A mixture of Rebecca Blunt’s stellar narrative plus fantastic performances from Adam Driver and Daniel Craig make Logan Lucky one hell of a good a time.
The story centers around the Logan brothers. Jimmy Logan (Channing Tatum) is a former high school superstar quarterback whose career was cut short by a traumatic knee injury. Not knowing what to do with his life, Logan drifts through job after job failing at every turn until he gets work as a construction worker at the local speedway. On top of everything, his marriage is in shambles, as Logan barely has custody of his daughter. Just when things couldn’t get much worse, he finds out his ex-wife (played by Katie Holmes), her new husband and their daughter are moving outside of Boone County, West Virgina. The move infuriates Logan, and he vows to get a lawyer. The only problem with such a declaration is that they cost money and he’s broke (plus he was fired earlier in the day for a workman’s comp issue). So Logan hatches a plan to rob Charlotte Motor Speedway with the help of his brother played by Adam Driver.
Daniel Craig! His portrayal of incarcerated explosives expert Joe Bang was without question the biggest highlight of the film for me. The character is completely oblivious to any sense of right and wrong and most societal norms but makes up for it with an unusual amount of chemistry knowledge that allows him to turn anything into an explosive. His deadpan comedic delivery and charm liven up any scene he’s in. Logan Lucky wouldn’t nearly have been the movie it turned out to be if Craig hadn’t portrayed Mr. Bang.
While Driver looks nothing like his onscreen brother, the chemistry that those two have are another reason why this film takes off. Tatum’s character is the muscle and the brains behind this heist. Driver’s character is the logic and reason. The Logans’ complement each other well. Driver’s dry wit and backwoods mentality hit all the comedic beats in the film.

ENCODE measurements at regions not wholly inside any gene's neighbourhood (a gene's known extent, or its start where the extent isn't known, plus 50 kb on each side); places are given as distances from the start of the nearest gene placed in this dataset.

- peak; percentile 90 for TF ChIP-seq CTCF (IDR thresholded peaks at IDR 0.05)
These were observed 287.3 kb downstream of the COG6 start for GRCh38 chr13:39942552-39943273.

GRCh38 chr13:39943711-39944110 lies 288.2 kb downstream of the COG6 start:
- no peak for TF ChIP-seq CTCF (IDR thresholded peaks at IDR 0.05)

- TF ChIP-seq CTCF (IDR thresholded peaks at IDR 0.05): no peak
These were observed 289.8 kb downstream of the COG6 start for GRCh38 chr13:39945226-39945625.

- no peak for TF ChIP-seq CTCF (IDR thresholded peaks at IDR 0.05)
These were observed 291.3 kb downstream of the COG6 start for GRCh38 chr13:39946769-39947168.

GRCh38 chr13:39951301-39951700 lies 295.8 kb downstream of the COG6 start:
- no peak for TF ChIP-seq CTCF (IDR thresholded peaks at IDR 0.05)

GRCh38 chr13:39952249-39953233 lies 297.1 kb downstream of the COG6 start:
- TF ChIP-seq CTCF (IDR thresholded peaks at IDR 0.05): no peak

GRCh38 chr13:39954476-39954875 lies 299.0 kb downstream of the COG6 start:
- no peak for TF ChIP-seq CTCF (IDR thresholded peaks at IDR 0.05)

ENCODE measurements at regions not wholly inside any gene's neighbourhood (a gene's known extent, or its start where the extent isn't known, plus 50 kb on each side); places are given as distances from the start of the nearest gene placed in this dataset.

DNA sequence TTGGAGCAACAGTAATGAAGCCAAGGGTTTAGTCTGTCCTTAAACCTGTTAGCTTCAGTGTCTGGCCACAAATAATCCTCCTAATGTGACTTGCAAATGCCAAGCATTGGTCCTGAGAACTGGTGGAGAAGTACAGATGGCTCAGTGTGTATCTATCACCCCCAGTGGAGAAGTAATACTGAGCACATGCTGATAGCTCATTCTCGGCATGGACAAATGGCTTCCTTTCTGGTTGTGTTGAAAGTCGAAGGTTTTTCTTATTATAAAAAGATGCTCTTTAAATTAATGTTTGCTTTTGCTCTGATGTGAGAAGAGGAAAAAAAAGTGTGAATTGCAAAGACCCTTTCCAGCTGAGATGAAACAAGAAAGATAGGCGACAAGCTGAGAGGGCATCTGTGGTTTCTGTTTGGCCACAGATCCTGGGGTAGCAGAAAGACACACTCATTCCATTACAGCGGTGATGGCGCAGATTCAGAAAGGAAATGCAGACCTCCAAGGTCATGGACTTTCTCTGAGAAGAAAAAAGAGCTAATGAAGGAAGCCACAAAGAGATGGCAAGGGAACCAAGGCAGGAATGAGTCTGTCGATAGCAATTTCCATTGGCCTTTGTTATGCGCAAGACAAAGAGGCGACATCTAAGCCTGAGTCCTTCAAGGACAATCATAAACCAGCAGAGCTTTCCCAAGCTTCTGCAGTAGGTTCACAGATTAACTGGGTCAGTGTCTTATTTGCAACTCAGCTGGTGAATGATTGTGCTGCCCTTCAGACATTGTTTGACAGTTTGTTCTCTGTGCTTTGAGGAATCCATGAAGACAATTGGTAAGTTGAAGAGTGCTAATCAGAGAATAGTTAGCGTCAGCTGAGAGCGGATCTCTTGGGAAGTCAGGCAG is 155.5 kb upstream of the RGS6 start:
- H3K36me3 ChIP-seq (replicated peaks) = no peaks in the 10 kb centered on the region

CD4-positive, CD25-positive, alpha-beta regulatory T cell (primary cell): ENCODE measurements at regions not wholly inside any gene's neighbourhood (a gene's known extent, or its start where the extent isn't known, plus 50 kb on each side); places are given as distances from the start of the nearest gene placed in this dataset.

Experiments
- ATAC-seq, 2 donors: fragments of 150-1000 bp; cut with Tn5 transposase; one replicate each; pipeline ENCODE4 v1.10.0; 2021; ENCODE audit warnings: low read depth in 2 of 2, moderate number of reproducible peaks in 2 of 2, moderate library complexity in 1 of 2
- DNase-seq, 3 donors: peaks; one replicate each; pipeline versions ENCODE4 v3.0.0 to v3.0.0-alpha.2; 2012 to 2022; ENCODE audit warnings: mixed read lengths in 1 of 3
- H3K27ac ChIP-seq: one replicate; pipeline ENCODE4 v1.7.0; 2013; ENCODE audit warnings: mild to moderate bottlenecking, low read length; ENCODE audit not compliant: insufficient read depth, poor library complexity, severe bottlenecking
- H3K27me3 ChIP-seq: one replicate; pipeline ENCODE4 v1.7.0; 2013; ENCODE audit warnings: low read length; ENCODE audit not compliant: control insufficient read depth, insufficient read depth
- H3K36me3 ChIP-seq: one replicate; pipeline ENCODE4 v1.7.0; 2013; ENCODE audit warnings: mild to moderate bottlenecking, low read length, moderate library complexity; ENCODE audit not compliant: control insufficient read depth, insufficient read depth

Blunt’s narrative captures the disenfranchised portions of rural America. The Logans’ want a better life and feel deep down they deserve one. After all, one brother was the star QB while the other one had half of his arm blown off fighting for his country. She’s able to find the humor in these circumstances and in the people they surround themselves with.
Soderbergh’s direction gave the film a down home quality. Instead of shots of the motor speedway and high-speed getaways, we were treated to shots of local establishments and the back of a hair salon. This gave the caper a country twist and a southern tinge. Just as he brought out the idiosyncrasies of each character in Oceans 11, the quirkiness of this southern fried crew is on full display.
For being released so late in the summer movie season, Logan Lucky is a surprisingly good film. The humor and the wit in the script are well balanced. For those walking into see the film expecting some combination of Joe Dirt meets Oceans 11 certainly will be pleasantly surprised by the final product. Maybe this release benefits in large part due to diminished expectations? Perhaps, but that doesn’t diminish my desire to recommend this movie to everyone.